When the session was over, Morrison invited the attendees to a second hour and a half of waste studies. "We'll be dealing with sewage," she announced cheerfully. Alas, my own bourgeois habitus (I'm lace-curtain Irish) started to kick in, and I decided I needed a breath of fresh air, so to speak, so I opted for a different session among the 602 featured at this year's congress. Not that the postmodernist modus operandi was likely to be any different elsewhere. Down the hall from waste studies that morning was Session 5: "(Ab)normal Societies: Disability as a Socio-cultural Concept in Medieval Society." The parentheses bracketing the "Ab" are examples of a favorite postmodernist punctuation strategy, signaling to readers in the know that putatively neutral words such as "abnormal" actually convey oppressive, often sexist, hidden agendas. My own take-the-cake award for the po-mo parenthetical among the 1,500 papers presented this year went to this double-parentheses doozy, attached to a paper read in Session 251, a panel about animal symbolism in Old French literature: "Becoming (m)Others, Becoming (hu)Men: Engendering Hybrids and Monsters in Two Medieval Romances."

"Disability studies" is another hot new field in the humanities these days, and as with waste studies, it has little to do with historical or economic facts on the ground, such as, say, the manufacture of medieval crutches or how blind people eked out an existence in 13th-century Perugia. Instead, like waste studies, disability studies is all about presumed attitudes toward the disabled: how medieval folks, perhaps like folks of today, supposedly classified those who were different from them as disabled. One of the Session 5 papers was "Two Sides of the Same Coin: Defining the Mentally Ill in Plantagenet England," read by Gregory Carrier, a graduate student in history at the University of Alberta. Carrier's conclusion, after a great deal of postmodernist rambling: "The mentally ill were inherently indefinable."

The next three days featured more of the same: scholarly papers that alternated between the incomprehensible and the vaguely revolting. On Thursday afternoon I heard a paper delivered on "Menstruating Male Mystics and the Sin of Pride." Then I took myself to "Googling the Grail," at which Elizabeth Sklar, an English professor at Wayne State University in Detroit, announced that she had typed "Holy Grail" into Google and gotten nine million hits. From there it was off to "Saint Margaret: General Practitioner, not only an OB-GYN." Who knew that there were medical specialties in the Middle Ages?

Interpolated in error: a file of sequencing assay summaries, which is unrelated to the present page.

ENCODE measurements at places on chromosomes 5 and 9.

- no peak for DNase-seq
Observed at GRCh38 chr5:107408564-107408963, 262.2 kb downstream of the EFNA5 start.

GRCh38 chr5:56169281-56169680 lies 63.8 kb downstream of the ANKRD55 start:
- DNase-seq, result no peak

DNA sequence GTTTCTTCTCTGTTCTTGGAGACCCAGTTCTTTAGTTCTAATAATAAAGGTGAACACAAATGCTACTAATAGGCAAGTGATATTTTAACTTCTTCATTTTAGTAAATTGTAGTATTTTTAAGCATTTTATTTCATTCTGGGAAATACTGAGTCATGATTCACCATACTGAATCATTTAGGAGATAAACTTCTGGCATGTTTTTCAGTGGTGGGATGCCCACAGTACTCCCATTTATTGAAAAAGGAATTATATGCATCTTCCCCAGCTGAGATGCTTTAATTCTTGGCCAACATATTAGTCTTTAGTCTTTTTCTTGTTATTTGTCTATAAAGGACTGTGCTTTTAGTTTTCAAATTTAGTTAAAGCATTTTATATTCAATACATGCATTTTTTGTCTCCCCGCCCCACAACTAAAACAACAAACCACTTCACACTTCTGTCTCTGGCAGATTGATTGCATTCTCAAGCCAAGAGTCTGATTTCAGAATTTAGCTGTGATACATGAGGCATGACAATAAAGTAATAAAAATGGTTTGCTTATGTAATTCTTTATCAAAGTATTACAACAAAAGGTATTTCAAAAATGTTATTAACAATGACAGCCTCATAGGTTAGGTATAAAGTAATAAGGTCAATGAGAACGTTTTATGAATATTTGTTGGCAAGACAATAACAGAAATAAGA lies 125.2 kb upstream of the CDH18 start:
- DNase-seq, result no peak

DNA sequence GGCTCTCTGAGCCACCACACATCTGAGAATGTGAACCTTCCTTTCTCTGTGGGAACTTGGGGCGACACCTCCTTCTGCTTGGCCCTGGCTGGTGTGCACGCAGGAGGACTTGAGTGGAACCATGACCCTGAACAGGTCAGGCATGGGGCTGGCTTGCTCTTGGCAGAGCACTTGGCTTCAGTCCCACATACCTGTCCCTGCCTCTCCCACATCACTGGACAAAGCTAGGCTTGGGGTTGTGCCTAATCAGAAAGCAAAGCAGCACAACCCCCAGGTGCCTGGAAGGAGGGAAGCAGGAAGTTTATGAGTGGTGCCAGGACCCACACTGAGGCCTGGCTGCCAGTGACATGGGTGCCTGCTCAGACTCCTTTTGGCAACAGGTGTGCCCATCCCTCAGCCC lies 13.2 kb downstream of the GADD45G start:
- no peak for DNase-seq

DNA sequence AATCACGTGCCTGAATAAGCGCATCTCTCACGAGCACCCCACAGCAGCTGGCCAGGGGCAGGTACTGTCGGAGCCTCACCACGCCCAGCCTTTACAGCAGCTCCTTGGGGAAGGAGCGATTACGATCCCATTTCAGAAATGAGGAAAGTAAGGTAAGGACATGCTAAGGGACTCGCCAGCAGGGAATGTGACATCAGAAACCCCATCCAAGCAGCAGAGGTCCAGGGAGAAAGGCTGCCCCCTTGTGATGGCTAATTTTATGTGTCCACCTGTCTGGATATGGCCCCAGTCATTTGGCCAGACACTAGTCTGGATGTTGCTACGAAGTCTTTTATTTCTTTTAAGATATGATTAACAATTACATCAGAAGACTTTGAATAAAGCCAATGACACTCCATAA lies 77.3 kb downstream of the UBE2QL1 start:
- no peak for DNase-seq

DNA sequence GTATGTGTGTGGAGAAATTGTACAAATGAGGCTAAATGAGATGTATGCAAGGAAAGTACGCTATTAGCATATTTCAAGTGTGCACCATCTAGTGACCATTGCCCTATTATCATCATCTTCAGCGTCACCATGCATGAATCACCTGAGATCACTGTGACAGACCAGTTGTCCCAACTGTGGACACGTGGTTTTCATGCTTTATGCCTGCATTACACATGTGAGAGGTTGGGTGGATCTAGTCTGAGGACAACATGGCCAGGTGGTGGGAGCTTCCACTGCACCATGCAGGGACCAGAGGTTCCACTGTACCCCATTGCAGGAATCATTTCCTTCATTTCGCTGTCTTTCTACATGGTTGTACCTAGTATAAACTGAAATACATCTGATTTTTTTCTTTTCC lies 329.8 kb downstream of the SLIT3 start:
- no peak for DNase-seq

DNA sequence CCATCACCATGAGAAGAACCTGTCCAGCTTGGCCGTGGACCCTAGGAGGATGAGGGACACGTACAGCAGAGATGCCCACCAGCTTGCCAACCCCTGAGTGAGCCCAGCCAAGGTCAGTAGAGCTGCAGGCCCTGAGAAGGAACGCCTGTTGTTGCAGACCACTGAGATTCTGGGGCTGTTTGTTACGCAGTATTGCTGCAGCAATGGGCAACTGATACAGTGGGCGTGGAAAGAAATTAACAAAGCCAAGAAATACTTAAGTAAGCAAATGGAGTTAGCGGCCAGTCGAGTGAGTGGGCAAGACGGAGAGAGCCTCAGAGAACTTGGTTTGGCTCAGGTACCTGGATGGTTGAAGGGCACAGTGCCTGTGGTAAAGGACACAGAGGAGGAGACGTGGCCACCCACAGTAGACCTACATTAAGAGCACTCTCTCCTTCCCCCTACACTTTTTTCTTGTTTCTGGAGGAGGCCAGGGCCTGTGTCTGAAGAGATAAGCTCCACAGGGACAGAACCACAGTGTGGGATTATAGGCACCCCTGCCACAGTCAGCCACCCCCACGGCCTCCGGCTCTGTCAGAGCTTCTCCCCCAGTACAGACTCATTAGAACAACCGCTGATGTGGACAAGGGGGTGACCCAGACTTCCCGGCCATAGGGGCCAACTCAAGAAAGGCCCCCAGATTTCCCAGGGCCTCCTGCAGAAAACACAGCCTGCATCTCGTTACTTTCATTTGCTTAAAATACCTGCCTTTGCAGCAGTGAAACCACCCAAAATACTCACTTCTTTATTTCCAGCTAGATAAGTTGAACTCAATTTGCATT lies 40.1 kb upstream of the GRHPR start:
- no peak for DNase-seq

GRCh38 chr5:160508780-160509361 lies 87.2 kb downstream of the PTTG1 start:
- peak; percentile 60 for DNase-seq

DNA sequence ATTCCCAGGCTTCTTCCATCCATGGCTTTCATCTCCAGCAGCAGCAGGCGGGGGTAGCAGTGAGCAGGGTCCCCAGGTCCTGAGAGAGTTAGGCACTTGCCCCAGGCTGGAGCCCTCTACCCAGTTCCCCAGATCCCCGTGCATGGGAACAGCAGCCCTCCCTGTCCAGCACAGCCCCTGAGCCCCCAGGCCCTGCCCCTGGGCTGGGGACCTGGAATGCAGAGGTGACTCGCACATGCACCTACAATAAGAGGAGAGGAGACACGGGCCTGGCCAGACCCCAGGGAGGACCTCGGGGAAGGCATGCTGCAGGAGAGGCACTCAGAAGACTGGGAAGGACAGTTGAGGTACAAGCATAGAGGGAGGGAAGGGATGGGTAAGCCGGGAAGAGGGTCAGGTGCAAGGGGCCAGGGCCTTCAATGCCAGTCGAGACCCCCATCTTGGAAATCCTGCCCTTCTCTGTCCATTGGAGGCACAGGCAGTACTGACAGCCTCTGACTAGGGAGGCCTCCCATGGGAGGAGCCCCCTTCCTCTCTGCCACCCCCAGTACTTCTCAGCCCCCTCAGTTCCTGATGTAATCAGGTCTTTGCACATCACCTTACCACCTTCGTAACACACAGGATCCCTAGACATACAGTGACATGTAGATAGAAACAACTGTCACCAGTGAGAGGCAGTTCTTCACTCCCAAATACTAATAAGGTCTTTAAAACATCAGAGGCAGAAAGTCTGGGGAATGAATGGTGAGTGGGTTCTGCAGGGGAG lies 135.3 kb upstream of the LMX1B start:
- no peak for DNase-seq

A Friday morning session featured a paper titled "Alisoun's Aging Body: Gazing at the Wife of Bath in Chaucer's Canterbury Tales." Hmm, Chaucer, something solid and recognizable. The paper, however, read by Mikee Delony, an English professor at Abilene Christian University, turned out not to be about Chaucer at all but about a BBC television production a few years ago that turned the Wife of Bath into a modern-day plastic-surgery junkie. There turned out to be more papers at the congress about the forgettable 2001 movie A Knight's Tale (three) than about Chaucer's Knight's Tale (one). In one of those papers, delivered with much help from PowerPoint and titled "Knights, Dykes, Damsels and Fags: Gender Roles and Normative Pressures in Neomedieval Films," Wayne Elliott , a graduate student at Kent State University, argued that the film Knight's Tale had a homoerotic subtext because it starred Heath Ledger. Poor Ledger. He made the double career mistake of (a) playing a gay cowboy in Brokeback Mountain and (b) dying before he had a chance to live it down.

There were numerous other papers with either "normative" ("heteronormativity" is bad because it implies that heterosexuals are more normal than homosexuals) or "masculinity" (like femininity, a social construct, not an inherent characteristic) in their titles, and sometimes both, as in this bilingual tonguetwister: "Nach der Mannesnamen Site? Amazons and Their Challenge to Normative Masculinity in Medieval German Literature." Other buzzwords among the medievalists at Kalamazoo were "hybridity" (borrowed from "postcolonial" studies), "heterosyncrasies" (I never could figure out what that meant), and that hardy perennial "patriarchy."

Speaking of patriarchy, six female professors gathered on the first full day of the congress for a roundtable discussion sponsored by the Society for Medieval Feminist Scholarship. The topic was a book titled History Matters by Judith Bennett, a professor of medieval history at USC, whose theme, judging from the discussion, is that feminists ought to redouble their efforts to fight patriarchy. The discussion, however, soon turned into a lament by some of the feminist professors that they had trouble persuading students of either sex to sign up for their courses. "One young woman told me that she wasn't taking my course on gender and experience because, she said, 'I don't want to take another feminist class,' " explained Wendy Marie Hoofnagle, a professor of medieval studies at the University of Connecticut. This complaint was echoed the next day by Audrey DeLong, a literature professor at Long Island's Suffolk County Community College, at a session devoted to strategies for sneaking postmodernist theory into the heads of reluctant undergraduates who might rather be elsewhere. "In my students' demographic, they hear the word 'feminist' and they shut down," said DeLong.